ANDERSON — Trenton Brown sped down his neighborhood street on his brand new, cherry red bike. He was giddy and giggling, and even though it was cold, his mom and uncle couldn't pry him from the handlebars.
The people driving down the street who don't know anything about the 7-year-old probably just thought he was an average grade school boy riding bikes with his 5-year-old brother, Braxton.
They wouldn't know off-hand that the shiny new adapted tricycle, a Rifton bike, was made so he could use it despite being partially paralyzed on his right side. Or, that he has epilepsy, cerebral palsy and a rare brain disorder called schizencephaly.
At 6 months old, Trenton was diagnosed with the brain disorder. Four years ago, a tumor developed on his brain, which is regularly screened for fluid and signs of cancer. Epileptic seizures happen so often that his parents, Michael and Kelly Brown, have called an ambulance as many as 50 times in a three-month span.
Every time their son goes one month seizure-free, it's a celebration. Trenton was never supposed to hold up his head, let alone walk, let alone ride a bike, Kelly Brown said.
"He was supposed to be in a vegetative state his entire life," she said. "As his mom, I'm so amazed at what he's accomplished. He's been through hell and back."
Before Monday, Trenton was just one of 553 entered in the Great Bike Giveaway, which connects special needs kids with an adaptive bike or trike each year. His odds were good, teetering between first and second place, but an Anderson couple wanted to make those odds a reality.
Angie and Shane Warner, owners of The Hope Chest in Anderson, took to eBay to find a Rifton bike. They found one, bought it and drove to Michigan to get it. During the trip, their car broke down. The trek ultimately took 27 hours, but Angie Warner said it was worth it.
"It was worth every second to see the smile on Trenton's face," she said.
Warner gave Kelly Brown the bike on Monday. She said the overjoyed mother kept asking her why she chose to do this.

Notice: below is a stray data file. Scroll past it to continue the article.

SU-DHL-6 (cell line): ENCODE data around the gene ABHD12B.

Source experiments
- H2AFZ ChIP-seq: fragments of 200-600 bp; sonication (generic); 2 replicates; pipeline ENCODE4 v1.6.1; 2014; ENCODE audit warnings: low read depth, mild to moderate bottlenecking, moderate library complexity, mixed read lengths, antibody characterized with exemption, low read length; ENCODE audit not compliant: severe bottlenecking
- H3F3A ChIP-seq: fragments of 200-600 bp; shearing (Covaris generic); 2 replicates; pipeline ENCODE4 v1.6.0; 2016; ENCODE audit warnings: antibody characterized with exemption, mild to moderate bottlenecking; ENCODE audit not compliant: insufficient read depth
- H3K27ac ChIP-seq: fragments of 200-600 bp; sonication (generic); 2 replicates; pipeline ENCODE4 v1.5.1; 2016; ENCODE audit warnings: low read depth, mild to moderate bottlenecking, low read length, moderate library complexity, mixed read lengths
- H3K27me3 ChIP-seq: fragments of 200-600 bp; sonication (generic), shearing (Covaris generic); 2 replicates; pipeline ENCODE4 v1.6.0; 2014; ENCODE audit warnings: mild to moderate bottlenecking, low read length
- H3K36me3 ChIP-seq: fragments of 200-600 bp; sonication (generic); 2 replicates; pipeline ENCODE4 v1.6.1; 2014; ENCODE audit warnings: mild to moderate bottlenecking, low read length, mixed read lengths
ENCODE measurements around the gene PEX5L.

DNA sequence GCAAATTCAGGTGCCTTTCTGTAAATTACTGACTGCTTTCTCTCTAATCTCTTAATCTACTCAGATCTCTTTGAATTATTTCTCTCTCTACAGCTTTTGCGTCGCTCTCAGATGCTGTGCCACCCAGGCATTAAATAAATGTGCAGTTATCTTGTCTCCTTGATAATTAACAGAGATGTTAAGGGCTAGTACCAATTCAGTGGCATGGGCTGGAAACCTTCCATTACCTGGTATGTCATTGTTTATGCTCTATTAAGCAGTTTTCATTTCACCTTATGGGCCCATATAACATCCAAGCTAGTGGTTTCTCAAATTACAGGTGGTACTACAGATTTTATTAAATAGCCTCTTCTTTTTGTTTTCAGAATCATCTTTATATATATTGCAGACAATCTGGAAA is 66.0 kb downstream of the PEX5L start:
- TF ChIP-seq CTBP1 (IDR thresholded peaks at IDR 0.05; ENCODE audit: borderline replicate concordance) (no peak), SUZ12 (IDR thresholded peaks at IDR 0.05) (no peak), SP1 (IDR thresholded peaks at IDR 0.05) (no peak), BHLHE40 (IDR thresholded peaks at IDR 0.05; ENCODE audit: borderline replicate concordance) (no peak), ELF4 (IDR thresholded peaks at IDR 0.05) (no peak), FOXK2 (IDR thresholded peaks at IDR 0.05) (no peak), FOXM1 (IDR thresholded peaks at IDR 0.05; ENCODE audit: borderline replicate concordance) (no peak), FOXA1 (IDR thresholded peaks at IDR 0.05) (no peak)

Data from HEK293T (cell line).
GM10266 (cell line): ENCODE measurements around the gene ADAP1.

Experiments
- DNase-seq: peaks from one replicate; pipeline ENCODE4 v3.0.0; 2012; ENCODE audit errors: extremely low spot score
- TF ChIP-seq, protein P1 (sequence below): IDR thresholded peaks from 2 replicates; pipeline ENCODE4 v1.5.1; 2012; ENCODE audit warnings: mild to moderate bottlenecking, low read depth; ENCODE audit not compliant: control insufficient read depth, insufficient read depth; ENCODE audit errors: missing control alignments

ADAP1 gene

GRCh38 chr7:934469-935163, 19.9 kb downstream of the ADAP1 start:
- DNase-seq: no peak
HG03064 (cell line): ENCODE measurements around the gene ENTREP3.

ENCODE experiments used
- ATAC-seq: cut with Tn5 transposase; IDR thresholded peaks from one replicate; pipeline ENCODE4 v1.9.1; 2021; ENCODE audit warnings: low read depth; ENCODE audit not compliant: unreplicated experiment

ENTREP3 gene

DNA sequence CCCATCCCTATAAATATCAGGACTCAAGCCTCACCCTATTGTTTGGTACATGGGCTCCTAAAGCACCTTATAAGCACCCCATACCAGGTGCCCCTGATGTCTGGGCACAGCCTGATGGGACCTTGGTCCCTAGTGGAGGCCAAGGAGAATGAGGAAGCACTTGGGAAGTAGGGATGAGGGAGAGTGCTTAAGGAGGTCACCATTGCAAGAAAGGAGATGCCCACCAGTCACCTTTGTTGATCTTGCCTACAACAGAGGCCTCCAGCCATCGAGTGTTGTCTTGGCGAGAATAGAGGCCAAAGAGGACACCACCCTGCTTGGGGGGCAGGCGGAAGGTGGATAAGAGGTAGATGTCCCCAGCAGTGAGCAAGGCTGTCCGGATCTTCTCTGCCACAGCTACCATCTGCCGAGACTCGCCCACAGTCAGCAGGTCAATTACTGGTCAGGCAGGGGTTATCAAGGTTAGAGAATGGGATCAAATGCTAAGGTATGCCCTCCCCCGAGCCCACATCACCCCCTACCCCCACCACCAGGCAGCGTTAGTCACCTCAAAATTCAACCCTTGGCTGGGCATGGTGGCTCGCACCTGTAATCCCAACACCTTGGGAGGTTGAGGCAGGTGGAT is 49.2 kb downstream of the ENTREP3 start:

"We have three kids," she said. "Our kids ride together and play together. Trenton couldn't ride with Braxton, and he deserved to be able to do that."
The spunky 7-year-old isn't deterred by his condition, Kelly Brown said. He's learned to play video games, despite his partial paralysis. When his younger brother wanted to play T-ball, the mother made sure both of her boys went to bat.
"I volunteered to coach so he could play, too," she said. "We try to keep things as normal as possible. We don't want his life to be hampered in any way."
The parents have faced more adversity than the diagnosis, along with the hoops Kelly and Michael jump through with health insurance and assistance to meet their oldest son's needs. Kelly said her experience advocating for her son has ignited a passion to do the same for others.
"When we started out, it was just us," she said. "Just two parents trying to do the best for their son. We didn't have any resources, or none that we knew of at the time. That's why I want to be an advocate. No one needs to be alone in this."
The bike was just another step toward normal. Undeterred by the wind-whipping, cold and muddy outdoors, Trenton wanted to show off his new skills on Wednesday afternoon.
"Watch how fast I can go," he said, to a room full of people. Before going outside, he stopped and said, "Can I have a hug?"
Trenton was riding around like he'd been doing it for years, but he was closely watched by his uncle, Darrick Miller, and respite nurse Vicki Bostic. He'd get to a stopping point and then they'd start over with a command of "Ready, set, go!"
His cheeks were pink with exertion, signalling to Miller and Bostic that it was time to head back inside. After some protesting, he pulled over to the side of the road.
"Mom, did you see? I was winning," Trenton said.
"That's right," she said, patting his back. "You're a winner. You're my hero."
Follow Laura Arwood on Twitter @lauraarwood or call 765-648-4284.